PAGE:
Serbian Rise in the Balkans according to Notes of Italian Diplomats and Military Personnel (1875–1903) Cover Image

Српски успон на Балкану према белешкама италијанских дипломатских представника и војника (1875–1903)
Serbian Rise in the Balkans according to Notes of Italian Diplomats and Military Personnel (1875–1903)

Author(s): Alberto Becherelli
Subject(s): History, Diplomatic history, Modern Age
Published by: Istorijski institut, Beograd
Keywords: Eastern Question; Serbia; military rise; Italian diplomats and military personnel

Summary/Abstract: The paper focuses on the political and military history of Serbia from the Bosnian Uprising of 1875 to the assassination of Aleksandar Obrenović in 1903 according to Italian diplomats and military personnel. From the last decades of the 19th century, the Balkans became a region of particular political interest for Italy. The primary interest of the “young” Italian government was to maintain friendly relations with the Great Powers in order to fortify its position in the international arena and to participate with other European countries in the division of spheres of influence. At the same time, Italy was for the Balkan political élites a model and an example for their national unification. In this period, due to its contradictory role for the unification of the Yugoslav area, Serbia began to be considered the “Piedmont of the Balkans”, a definition that the Italian consuls in Belgrade used since the periodof Cavour. Italian diplomats and officers in the main capital cities of Europe followed the political life in Serbia and the military rising of the country: its intervention in support of the Bosnian Uprising of 1875–76 that saw a remarkable participation of Italian volunteers; the incessant reorganization of the Serbian military forces; the Serbian defeat in the Serbo­-Bulgarian War of 1885; the Serbian political events on the eve of the assassination of the last monarch of the Obrenović Dynasty. Some Italian diplomats and officers were directly involved in the Serbian political and military events, such as Luigi Joannini Ceva di S. Michele, Consul in Belgrade in 1877; Major Attilio Velini in 1879 as a member of the international commission for the delimitation of the new borders of Serbia after the annexation of Niš, Vranje and Pirot established at the Congress of Berlin; or Lieutenant Colonel Alberto Cerruti, military attaché in Vienna and president of the international military commission for the armistice between Serbia and Bulgaria in December 1885. All of them were witnesses of the Serbian political and military rising in the Balkans and of its struggle against the supranational empires. Through their reports sent to the Italian government and General Staff in Rome, it is possible to analyze the political, military and territorial issues that troubled the Balkans at the end of the 19th century and to understand the interest of the Italian foreign policy towards the region.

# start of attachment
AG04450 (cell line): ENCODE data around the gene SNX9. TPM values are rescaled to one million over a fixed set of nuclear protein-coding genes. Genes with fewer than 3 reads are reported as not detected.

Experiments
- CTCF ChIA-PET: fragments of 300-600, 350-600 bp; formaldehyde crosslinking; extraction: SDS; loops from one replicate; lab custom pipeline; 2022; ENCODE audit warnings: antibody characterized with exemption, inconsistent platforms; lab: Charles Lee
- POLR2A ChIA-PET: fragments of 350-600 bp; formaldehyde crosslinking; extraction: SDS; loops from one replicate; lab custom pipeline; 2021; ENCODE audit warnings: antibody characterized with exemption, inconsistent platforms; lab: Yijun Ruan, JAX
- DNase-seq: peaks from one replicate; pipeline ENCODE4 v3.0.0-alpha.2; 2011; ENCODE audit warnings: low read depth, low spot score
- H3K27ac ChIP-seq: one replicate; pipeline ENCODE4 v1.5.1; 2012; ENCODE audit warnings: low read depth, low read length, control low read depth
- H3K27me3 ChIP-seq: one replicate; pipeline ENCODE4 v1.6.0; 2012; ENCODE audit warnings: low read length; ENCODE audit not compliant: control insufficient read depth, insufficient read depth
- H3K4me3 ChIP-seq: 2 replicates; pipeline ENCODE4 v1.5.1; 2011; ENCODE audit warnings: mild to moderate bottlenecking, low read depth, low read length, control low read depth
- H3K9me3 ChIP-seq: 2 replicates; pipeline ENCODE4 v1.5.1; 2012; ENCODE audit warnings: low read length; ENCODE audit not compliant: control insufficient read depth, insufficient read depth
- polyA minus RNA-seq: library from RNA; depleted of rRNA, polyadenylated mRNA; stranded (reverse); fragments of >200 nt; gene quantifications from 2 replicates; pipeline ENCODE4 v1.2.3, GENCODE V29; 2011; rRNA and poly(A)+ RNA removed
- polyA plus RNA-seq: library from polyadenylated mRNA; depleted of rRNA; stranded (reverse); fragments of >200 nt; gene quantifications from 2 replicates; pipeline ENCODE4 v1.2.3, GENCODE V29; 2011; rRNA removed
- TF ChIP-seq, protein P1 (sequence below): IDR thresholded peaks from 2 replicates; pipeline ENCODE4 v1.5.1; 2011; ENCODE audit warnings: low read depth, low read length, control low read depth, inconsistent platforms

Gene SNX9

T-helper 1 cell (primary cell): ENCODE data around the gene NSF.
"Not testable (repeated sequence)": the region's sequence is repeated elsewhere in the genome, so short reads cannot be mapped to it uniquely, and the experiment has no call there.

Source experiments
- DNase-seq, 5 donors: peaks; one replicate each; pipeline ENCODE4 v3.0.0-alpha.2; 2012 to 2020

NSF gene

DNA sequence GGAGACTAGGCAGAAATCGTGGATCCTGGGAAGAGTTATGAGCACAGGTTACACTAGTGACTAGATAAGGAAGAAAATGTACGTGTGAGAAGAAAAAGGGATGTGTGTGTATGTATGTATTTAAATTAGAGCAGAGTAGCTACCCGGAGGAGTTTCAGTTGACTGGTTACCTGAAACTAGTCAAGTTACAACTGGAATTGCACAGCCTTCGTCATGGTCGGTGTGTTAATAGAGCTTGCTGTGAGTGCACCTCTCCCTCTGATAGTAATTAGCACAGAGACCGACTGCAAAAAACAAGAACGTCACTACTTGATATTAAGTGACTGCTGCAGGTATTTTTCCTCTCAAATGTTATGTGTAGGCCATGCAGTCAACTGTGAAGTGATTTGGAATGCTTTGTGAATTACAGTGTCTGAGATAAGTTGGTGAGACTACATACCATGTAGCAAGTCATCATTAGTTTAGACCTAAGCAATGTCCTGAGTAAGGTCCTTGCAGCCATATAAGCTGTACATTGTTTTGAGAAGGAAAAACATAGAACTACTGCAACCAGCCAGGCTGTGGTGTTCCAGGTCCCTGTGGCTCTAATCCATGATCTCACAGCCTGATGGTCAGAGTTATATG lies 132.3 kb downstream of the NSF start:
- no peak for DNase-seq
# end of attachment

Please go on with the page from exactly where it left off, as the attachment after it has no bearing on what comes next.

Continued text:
• Issue Year: 2016
  • Issue No: 65
  • Page Range: 355-384
  • Page Count: 30
  • Language: Serbian